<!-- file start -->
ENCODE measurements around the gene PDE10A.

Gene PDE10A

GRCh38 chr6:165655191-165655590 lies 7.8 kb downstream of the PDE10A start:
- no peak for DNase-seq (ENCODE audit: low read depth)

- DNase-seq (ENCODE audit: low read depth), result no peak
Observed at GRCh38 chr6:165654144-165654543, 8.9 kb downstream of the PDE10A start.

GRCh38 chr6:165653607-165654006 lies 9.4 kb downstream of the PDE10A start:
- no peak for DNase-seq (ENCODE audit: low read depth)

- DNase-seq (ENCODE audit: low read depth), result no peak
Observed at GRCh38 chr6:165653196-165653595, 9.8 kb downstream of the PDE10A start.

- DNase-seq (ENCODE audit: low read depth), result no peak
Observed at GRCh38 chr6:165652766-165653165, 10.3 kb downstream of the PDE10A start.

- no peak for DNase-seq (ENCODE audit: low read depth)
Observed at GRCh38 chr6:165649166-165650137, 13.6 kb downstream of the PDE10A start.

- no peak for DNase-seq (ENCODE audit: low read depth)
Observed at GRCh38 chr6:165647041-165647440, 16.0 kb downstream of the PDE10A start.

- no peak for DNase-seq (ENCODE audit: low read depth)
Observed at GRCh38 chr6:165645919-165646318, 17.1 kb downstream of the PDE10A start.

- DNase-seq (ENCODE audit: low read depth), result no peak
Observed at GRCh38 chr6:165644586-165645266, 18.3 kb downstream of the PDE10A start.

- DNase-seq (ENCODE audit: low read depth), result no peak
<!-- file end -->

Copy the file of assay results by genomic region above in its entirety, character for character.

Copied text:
ENCODE measurements around the gene PDE10A.

Gene PDE10A

GRCh38 chr6:165655191-165655590 lies 7.8 kb downstream of the PDE10A start:
- no peak for DNase-seq (ENCODE audit: low read depth)

- DNase-seq (ENCODE audit: low read depth), result no peak
Observed at GRCh38 chr6:165654144-165654543, 8.9 kb downstream of the PDE10A start.

GRCh38 chr6:165653607-165654006 lies 9.4 kb downstream of the PDE10A start:
- no peak for DNase-seq (ENCODE audit: low read depth)

- DNase-seq (ENCODE audit: low read depth), result no peak
Observed at GRCh38 chr6:165653196-165653595, 9.8 kb downstream of the PDE10A start.

- DNase-seq (ENCODE audit: low read depth), result no peak
Observed at GRCh38 chr6:165652766-165653165, 10.3 kb downstream of the PDE10A start.

- no peak for DNase-seq (ENCODE audit: low read depth)
Observed at GRCh38 chr6:165649166-165650137, 13.6 kb downstream of the PDE10A start.

- no peak for DNase-seq (ENCODE audit: low read depth)
Observed at GRCh38 chr6:165647041-165647440, 16.0 kb downstream of the PDE10A start.

- no peak for DNase-seq (ENCODE audit: low read depth)
Observed at GRCh38 chr6:165645919-165646318, 17.1 kb downstream of the PDE10A start.

- DNase-seq (ENCODE audit: low read depth), result no peak
Observed at GRCh38 chr6:165644586-165645266, 18.3 kb downstream of the PDE10A start.

- DNase-seq (ENCODE audit: low read depth), result no peak